Sydney Persian Film Festival Student Blogger Review - Lily Owen

24 Sep 2018

More than a blink by Lily Owen

Reviewing the Arts program allows students to explore a variety of writing modes in arts journalism, including interviews, previews and reviews. This article is about a short film from the Persian Film Festival written by UNSW student Lily Owen.

Breath. Deep breath and quick. Panic. Heart rate. Kiana Naghshineh does not ease us into this experience and neither does the unsettled mood fade away. Running for 3’ 55’’, what we witness in the short animation ‘A Blink of An Eye’ is not lost over time. Rather, Naghshineh makes it stay and linger in the mind: the longest blink that you will never miss again.

Premiering at the Sydney Persian Film Festival, directed by a Persian woman, and originally spoken in Persian, this film is culturally significant. Persian politics is infused with enforcement of patriarchy, promoting a fear and censorship of women’s bodies. No culture can claim to be exempt from this imbalance of power, albeit along a spectrum. Yet it is Kiana Naghshineh, a defiant Persian woman, who is strong enough to break the silence on the extreme situation in her country in this film. She takes the very personal risk of painting her politics in this way for much more privileged viewers, including myself.

A dark alley sets the scene for an encounter our society tries to ignore: rape, abuse, violence. It is an uncomfortable topic for most of us, and in her fight against ignorance Naghshineh forces its reality upon us, not once but three times. The film offers a vision of abuse from three different angles, but it is made clear there is one reality: ‘Three perceptions of only one truth – hers, his and ours’. There is no interpretation of or explanation for abuse. There is no reasoning or justification. There is only the act and what follows…

A sinister humming and sickening song of warning to “run from me”, “hide from me and disappear,” edges closer and closer as an unstoppable force. This is the voice of a man who thrives on the chase and the fear it evokes. Likening his victim to a rabbit, to food and to vulnerability, allegory expresses the reality of the predator/prey relationship in human society.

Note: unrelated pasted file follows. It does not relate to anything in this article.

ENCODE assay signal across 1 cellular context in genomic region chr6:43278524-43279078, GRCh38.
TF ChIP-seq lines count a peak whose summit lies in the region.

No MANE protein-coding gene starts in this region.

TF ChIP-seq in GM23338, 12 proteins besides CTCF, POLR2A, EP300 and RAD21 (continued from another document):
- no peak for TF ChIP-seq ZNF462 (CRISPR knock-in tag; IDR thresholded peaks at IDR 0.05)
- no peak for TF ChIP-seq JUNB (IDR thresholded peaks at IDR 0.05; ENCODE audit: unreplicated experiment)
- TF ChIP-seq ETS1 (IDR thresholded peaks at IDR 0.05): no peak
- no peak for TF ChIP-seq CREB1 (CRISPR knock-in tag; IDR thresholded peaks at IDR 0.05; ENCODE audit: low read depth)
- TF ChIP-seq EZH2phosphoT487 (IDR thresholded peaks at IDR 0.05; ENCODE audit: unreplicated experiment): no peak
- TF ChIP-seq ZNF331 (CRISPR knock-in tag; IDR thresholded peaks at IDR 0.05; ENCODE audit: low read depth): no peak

His hands claim her as he unzips her skirt, grasps her neck and throws her about.

She reaches for her keys, scratches at his arms and struggles to escape. My eyes dart from his to hers as the scene is replayed again, casting myself in the various roles. We are creeping up behind her, we are fighting him, and we are watching them both from the rather contrary position of the comfort and safety of a cinema seat.

Through the filter of a screen our complicity is reflected upon us and suddenly, we are the very same passive witnesses in shot, peeping from behind a curtain. The final perception is our own, underlining the sense of responsibility we need to have as viewers – not of film, but of life.

The act is horrifying, disgusting and real, but what follows…is nothing. What follows, should be us, people running out into the street, calling the police, comforting the woman and chasing the man. Instead, she is in a bath, washing away the stains of his touch that will never fade and only to the company of her own song.

Voice is supposedly an integral aspect of film, but in this case, voice is removed in favour of the much more powerful experience of image. Mapped in a greyscale theme, blurred shapes become figures and then fade back into mist to give way to new movements. Shape and image embody an ‘in-your-face’ presence that voice, in this case, could not match. The only voices we encounter are the songs of both the man and woman in focus and they speak the same words: “run from me”. A continual message of fear is promoted through both abuser and victim, two voices blurred into one under an apparent brainwashing and hence, seemingly, calling upon our voice to differentiate.

Naghshineh awakens her audience to the responsibilities of the silent witness with images now permanently stained on our minds, like this woman’s bruises and scratches. Never to be lost in a blink again…

‘A Blink of An Eye (Augenblicke)’ by Kiana Naghshineh. Persian Film Festival, Sydney, 9th September 2018.